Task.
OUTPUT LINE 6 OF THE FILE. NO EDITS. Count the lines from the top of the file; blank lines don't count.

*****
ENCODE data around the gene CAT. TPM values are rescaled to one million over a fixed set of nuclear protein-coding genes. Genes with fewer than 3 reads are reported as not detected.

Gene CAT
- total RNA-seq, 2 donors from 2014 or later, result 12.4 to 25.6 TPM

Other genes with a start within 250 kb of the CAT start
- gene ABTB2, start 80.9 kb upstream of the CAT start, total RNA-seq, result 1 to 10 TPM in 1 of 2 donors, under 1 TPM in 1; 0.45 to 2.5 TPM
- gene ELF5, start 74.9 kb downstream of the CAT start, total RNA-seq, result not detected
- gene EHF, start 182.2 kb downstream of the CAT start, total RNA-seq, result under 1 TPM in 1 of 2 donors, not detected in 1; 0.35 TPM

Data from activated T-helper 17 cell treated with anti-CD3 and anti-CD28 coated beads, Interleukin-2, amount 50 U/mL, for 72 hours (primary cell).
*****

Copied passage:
- gene ELF5, start 74.9 kb downstream of the CAT start, total RNA-seq, result not detected